Never mind the “wear and tear” of a catcher. Targeted evidence actually favors Realmuto over the next five years.
J.T. Realmuto is the best free agent available. As a catcher, he impacts every pitch thrown on the defensive side. He is expert at framing, blocking and throwing. In the batter’s box, he gives his next employer an immediate advantage because catcher is the worst offensive position in baseball. His OPS+ of 116 over the past four years is the best at the position (minimum: 300 games).
Despite these attributes, a narrative has circulated that Realmuto represents a long-term risk because of “the wear and tear” of catching. Critics can point to Joe Mauer, who signed an eight-year, $184 million extension with the Twins in 2010. Four years later, Mauer’s catching days were over because of concussions. His production looked more pedestrian at first base.
Ten years after the Mauer extension, its annual average value of $23 million remains the highest AAV for a catcher. Ten years. Realmuto may finally break through that ceiling. At age 29 (entering his age 30 season), he could get about $118 million over five years. He most likely will sign with the Mets or return to the Phillies, though plenty of other teams will get in on the bidding.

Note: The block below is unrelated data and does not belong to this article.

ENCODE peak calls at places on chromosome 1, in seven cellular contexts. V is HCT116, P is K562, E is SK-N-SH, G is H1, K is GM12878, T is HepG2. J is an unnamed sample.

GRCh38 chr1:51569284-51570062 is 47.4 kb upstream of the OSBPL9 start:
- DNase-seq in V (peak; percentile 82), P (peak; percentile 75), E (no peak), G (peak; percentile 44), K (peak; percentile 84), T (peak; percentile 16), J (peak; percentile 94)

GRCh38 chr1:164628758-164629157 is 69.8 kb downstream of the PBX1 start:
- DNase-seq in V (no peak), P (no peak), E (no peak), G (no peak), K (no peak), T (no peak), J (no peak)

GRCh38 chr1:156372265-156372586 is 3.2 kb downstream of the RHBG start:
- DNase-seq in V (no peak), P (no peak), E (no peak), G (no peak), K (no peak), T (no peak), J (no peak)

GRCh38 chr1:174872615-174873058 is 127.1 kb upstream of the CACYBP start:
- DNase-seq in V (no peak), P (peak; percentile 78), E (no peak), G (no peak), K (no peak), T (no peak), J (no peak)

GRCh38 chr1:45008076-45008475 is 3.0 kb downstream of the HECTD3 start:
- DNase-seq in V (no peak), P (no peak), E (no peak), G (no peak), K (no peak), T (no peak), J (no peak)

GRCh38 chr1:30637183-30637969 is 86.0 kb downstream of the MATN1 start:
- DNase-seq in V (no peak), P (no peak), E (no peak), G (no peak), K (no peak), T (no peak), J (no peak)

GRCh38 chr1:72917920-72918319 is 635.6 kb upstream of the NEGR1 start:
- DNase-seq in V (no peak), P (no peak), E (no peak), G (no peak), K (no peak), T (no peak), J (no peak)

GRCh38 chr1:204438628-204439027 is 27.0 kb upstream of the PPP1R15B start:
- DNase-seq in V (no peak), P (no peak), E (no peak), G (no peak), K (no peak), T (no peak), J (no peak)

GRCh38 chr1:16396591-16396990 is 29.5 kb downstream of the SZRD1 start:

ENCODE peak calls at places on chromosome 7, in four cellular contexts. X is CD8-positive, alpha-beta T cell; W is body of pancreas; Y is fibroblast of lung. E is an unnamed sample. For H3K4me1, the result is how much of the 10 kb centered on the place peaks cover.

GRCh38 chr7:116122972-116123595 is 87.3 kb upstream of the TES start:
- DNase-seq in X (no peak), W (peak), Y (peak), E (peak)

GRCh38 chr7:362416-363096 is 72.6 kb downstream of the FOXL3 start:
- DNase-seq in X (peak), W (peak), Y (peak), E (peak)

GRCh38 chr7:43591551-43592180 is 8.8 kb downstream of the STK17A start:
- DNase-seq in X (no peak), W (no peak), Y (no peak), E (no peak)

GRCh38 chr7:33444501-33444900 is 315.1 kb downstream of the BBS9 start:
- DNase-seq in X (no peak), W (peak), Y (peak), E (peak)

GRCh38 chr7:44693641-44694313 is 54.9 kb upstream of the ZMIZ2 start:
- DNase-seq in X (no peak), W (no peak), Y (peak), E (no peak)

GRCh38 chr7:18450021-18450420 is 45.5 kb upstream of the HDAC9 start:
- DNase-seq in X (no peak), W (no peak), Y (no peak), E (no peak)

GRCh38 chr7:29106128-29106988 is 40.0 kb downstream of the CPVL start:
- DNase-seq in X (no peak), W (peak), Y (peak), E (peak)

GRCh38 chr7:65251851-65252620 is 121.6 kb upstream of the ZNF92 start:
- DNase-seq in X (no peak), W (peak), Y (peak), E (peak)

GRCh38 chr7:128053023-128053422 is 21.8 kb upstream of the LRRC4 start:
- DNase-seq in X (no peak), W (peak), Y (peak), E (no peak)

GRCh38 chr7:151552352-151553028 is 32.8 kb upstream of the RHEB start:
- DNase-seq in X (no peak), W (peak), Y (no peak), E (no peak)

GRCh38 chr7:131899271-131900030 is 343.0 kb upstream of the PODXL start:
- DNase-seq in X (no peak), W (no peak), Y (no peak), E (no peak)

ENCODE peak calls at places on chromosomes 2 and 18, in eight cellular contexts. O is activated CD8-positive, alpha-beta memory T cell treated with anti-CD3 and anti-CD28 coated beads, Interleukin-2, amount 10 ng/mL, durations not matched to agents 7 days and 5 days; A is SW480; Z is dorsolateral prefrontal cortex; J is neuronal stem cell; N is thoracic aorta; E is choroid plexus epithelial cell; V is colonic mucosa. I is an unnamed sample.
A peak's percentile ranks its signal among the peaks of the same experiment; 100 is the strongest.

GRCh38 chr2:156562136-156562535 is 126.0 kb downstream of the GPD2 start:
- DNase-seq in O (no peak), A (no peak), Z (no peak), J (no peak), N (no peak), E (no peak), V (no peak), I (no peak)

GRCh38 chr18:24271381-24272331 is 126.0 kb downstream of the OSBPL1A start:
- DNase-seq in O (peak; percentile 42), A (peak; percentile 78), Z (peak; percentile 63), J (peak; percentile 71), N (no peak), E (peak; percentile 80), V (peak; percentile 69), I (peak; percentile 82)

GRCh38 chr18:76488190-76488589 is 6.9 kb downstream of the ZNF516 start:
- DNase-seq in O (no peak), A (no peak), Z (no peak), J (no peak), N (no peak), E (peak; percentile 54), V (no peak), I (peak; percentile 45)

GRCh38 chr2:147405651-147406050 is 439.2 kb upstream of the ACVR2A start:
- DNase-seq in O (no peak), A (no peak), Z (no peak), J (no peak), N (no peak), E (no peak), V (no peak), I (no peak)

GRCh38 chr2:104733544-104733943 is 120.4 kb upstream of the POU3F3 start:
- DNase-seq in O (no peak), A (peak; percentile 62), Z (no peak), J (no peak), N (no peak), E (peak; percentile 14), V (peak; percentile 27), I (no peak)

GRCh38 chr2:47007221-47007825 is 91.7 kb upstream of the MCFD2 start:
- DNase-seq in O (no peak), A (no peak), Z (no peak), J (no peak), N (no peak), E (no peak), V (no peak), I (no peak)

But what about the “wear and tear” narrative? What about all this talk that paying a catcher into his 30s is risky because of the physical demands of the position? Is there a preponderance of evidence, not just folklore, to support this narrative?
No. Targeted evidence actually favors the opposite thinking: that Realmuto will be a good investment over the next five years. Here are five reasons why:
1. His catching odometer is low
Realmuto has caught 663 major league games. That’s not high mileage. That ranks 86th all time through age 29.
He is relatively new to the position. Realmuto was a high school shortstop in Oklahoma who went behind the plate one day when the team’s usual catcher pitched. A Marlins scout happened to be at that game. The Marlins drafted him in the third round with the idea of converting him to catcher.
With the pandemic-shortened season, Realmuto caught only 36 games this year–a respite from his usual grind. Workhorse catcher Salvador Perez, for example, bounced back from his year recovering from Tommy John surgery with his best offensive season.